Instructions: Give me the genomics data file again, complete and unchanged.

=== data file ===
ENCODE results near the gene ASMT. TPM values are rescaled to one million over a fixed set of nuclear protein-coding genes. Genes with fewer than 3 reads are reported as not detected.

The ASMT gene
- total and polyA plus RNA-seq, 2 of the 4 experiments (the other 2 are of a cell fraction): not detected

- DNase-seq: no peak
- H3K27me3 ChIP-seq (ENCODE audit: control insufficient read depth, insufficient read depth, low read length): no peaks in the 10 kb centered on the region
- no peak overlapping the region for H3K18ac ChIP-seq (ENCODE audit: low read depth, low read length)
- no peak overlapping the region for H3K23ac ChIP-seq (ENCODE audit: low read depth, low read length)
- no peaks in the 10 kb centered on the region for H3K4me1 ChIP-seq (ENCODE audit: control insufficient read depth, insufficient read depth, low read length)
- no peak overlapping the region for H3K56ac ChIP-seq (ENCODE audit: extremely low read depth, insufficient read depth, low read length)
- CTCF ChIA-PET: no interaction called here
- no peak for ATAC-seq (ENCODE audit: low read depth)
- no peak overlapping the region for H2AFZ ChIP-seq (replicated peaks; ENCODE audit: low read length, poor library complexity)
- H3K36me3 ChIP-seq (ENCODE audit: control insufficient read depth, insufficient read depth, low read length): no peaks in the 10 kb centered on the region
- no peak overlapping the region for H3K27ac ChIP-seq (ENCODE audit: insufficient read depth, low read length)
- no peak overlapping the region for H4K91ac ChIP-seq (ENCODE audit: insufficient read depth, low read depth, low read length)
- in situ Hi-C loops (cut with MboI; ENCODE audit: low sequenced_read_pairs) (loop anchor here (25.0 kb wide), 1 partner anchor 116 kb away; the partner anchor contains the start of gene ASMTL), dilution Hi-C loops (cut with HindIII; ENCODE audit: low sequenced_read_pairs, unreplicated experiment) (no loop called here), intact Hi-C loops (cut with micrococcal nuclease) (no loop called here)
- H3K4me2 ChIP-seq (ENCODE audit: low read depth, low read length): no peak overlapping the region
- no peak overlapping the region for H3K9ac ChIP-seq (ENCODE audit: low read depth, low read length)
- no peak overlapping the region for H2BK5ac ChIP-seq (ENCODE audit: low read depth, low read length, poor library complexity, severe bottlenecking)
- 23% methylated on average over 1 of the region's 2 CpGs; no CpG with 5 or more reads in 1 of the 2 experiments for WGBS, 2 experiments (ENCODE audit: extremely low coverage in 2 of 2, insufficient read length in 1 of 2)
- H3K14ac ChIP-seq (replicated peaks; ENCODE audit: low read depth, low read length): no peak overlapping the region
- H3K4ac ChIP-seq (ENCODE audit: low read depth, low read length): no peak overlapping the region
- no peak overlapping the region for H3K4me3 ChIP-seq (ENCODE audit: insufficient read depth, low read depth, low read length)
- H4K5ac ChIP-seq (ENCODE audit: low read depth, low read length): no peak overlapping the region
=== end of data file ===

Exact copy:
ENCODE results near the gene ASMT. TPM values are rescaled to one million over a fixed set of nuclear protein-coding genes. Genes with fewer than 3 reads are reported as not detected.

The ASMT gene
- total and polyA plus RNA-seq, 2 of the 4 experiments (the other 2 are of a cell fraction): not detected

- DNase-seq: no peak
- H3K27me3 ChIP-seq (ENCODE audit: control insufficient read depth, insufficient read depth, low read length): no peaks in the 10 kb centered on the region
- no peak overlapping the region for H3K18ac ChIP-seq (ENCODE audit: low read depth, low read length)
- no peak overlapping the region for H3K23ac ChIP-seq (ENCODE audit: low read depth, low read length)
- no peaks in the 10 kb centered on the region for H3K4me1 ChIP-seq (ENCODE audit: control insufficient read depth, insufficient read depth, low read length)
- no peak overlapping the region for H3K56ac ChIP-seq (ENCODE audit: extremely low read depth, insufficient read depth, low read length)
- CTCF ChIA-PET: no interaction called here
- no peak for ATAC-seq (ENCODE audit: low read depth)
- no peak overlapping the region for H2AFZ ChIP-seq (replicated peaks; ENCODE audit: low read length, poor library complexity)
- H3K36me3 ChIP-seq (ENCODE audit: control insufficient read depth, insufficient read depth, low read length): no peaks in the 10 kb centered on the region
- no peak overlapping the region for H3K27ac ChIP-seq (ENCODE audit: insufficient read depth, low read length)
- no peak overlapping the region for H4K91ac ChIP-seq (ENCODE audit: insufficient read depth, low read depth, low read length)
- in situ Hi-C loops (cut with MboI; ENCODE audit: low sequenced_read_pairs) (loop anchor here (25.0 kb wide), 1 partner anchor 116 kb away; the partner anchor contains the start of gene ASMTL), dilution Hi-C loops (cut with HindIII; ENCODE audit: low sequenced_read_pairs, unreplicated experiment) (no loop called here), intact Hi-C loops (cut with micrococcal nuclease) (no loop called here)
- H3K4me2 ChIP-seq (ENCODE audit: low read depth, low read length): no peak overlapping the region
- no peak overlapping the region for H3K9ac ChIP-seq (ENCODE audit: low read depth, low read length)
- no peak overlapping the region for H2BK5ac ChIP-seq (ENCODE audit: low read depth, low read length, poor library complexity, severe bottlenecking)
- 23% methylated on average over 1 of the region's 2 CpGs; no CpG with 5 or more reads in 1 of the 2 experiments for WGBS, 2 experiments (ENCODE audit: extremely low coverage in 2 of 2, insufficient read length in 1 of 2)
- H3K14ac ChIP-seq (replicated peaks; ENCODE audit: low read depth, low read length): no peak overlapping the region
- H3K4ac ChIP-seq (ENCODE audit: low read depth, low read length): no peak overlapping the region
- no peak overlapping the region for H3K4me3 ChIP-seq (ENCODE audit: insufficient read depth, low read depth, low read length)
- H4K5ac ChIP-seq (ENCODE audit: low read depth, low read length): no peak overlapping the region